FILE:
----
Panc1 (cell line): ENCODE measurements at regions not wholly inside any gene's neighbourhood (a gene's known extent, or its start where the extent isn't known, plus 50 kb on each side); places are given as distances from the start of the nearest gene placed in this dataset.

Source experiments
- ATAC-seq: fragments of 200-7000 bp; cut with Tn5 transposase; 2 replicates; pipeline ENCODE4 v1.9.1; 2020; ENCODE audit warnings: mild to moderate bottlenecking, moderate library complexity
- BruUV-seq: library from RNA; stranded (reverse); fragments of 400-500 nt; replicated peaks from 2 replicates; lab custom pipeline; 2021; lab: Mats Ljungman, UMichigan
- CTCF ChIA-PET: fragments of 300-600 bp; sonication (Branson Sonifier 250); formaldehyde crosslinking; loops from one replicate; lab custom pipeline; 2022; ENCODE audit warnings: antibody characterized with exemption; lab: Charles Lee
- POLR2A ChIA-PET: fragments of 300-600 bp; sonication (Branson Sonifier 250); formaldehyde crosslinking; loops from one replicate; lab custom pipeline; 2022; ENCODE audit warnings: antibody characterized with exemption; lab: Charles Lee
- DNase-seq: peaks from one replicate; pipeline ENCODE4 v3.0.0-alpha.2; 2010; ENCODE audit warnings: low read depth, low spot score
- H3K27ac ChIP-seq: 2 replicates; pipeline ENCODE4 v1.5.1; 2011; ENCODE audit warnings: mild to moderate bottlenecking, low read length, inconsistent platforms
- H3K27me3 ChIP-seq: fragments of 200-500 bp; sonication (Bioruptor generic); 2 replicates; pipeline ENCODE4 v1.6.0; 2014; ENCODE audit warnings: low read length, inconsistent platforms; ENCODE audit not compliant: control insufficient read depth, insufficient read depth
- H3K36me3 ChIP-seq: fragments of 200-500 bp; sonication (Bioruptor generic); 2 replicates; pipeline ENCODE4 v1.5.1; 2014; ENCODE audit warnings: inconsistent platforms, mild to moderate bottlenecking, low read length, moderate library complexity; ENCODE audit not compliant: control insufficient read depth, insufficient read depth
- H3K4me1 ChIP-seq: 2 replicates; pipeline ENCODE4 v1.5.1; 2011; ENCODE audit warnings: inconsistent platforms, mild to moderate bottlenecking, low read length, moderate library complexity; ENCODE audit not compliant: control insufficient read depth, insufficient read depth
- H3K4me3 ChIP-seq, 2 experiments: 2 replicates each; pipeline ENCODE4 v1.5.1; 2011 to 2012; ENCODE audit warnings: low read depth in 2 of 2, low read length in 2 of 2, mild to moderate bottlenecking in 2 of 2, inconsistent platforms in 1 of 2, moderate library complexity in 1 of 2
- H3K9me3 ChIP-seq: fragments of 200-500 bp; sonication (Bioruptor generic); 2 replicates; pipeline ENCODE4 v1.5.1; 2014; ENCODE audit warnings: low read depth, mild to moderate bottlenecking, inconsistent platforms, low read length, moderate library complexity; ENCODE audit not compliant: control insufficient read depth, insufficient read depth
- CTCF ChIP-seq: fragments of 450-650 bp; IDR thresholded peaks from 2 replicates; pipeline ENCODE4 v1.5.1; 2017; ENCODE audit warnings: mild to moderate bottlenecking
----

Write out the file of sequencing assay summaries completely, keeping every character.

Panc1 (cell line): ENCODE measurements at regions not wholly inside any gene's neighbourhood (a gene's known extent, or its start where the extent isn't known, plus 50 kb on each side); places are given as distances from the start of the nearest gene placed in this dataset.

Source experiments
- ATAC-seq: fragments of 200-7000 bp; cut with Tn5 transposase; 2 replicates; pipeline ENCODE4 v1.9.1; 2020; ENCODE audit warnings: mild to moderate bottlenecking, moderate library complexity
- BruUV-seq: library from RNA; stranded (reverse); fragments of 400-500 nt; replicated peaks from 2 replicates; lab custom pipeline; 2021; lab: Mats Ljungman, UMichigan
- CTCF ChIA-PET: fragments of 300-600 bp; sonication (Branson Sonifier 250); formaldehyde crosslinking; loops from one replicate; lab custom pipeline; 2022; ENCODE audit warnings: antibody characterized with exemption; lab: Charles Lee
- POLR2A ChIA-PET: fragments of 300-600 bp; sonication (Branson Sonifier 250); formaldehyde crosslinking; loops from one replicate; lab custom pipeline; 2022; ENCODE audit warnings: antibody characterized with exemption; lab: Charles Lee
- DNase-seq: peaks from one replicate; pipeline ENCODE4 v3.0.0-alpha.2; 2010; ENCODE audit warnings: low read depth, low spot score
- H3K27ac ChIP-seq: 2 replicates; pipeline ENCODE4 v1.5.1; 2011; ENCODE audit warnings: mild to moderate bottlenecking, low read length, inconsistent platforms
- H3K27me3 ChIP-seq: fragments of 200-500 bp; sonication (Bioruptor generic); 2 replicates; pipeline ENCODE4 v1.6.0; 2014; ENCODE audit warnings: low read length, inconsistent platforms; ENCODE audit not compliant: control insufficient read depth, insufficient read depth
- H3K36me3 ChIP-seq: fragments of 200-500 bp; sonication (Bioruptor generic); 2 replicates; pipeline ENCODE4 v1.5.1; 2014; ENCODE audit warnings: inconsistent platforms, mild to moderate bottlenecking, low read length, moderate library complexity; ENCODE audit not compliant: control insufficient read depth, insufficient read depth
- H3K4me1 ChIP-seq: 2 replicates; pipeline ENCODE4 v1.5.1; 2011; ENCODE audit warnings: inconsistent platforms, mild to moderate bottlenecking, low read length, moderate library complexity; ENCODE audit not compliant: control insufficient read depth, insufficient read depth
- H3K4me3 ChIP-seq, 2 experiments: 2 replicates each; pipeline ENCODE4 v1.5.1; 2011 to 2012; ENCODE audit warnings: low read depth in 2 of 2, low read length in 2 of 2, mild to moderate bottlenecking in 2 of 2, inconsistent platforms in 1 of 2, moderate library complexity in 1 of 2
- H3K9me3 ChIP-seq: fragments of 200-500 bp; sonication (Bioruptor generic); 2 replicates; pipeline ENCODE4 v1.5.1; 2014; ENCODE audit warnings: low read depth, mild to moderate bottlenecking, inconsistent platforms, low read length, moderate library complexity; ENCODE audit not compliant: control insufficient read depth, insufficient read depth
- CTCF ChIP-seq: fragments of 450-650 bp; IDR thresholded peaks from 2 replicates; pipeline ENCODE4 v1.5.1; 2017; ENCODE audit warnings: mild to moderate bottlenecking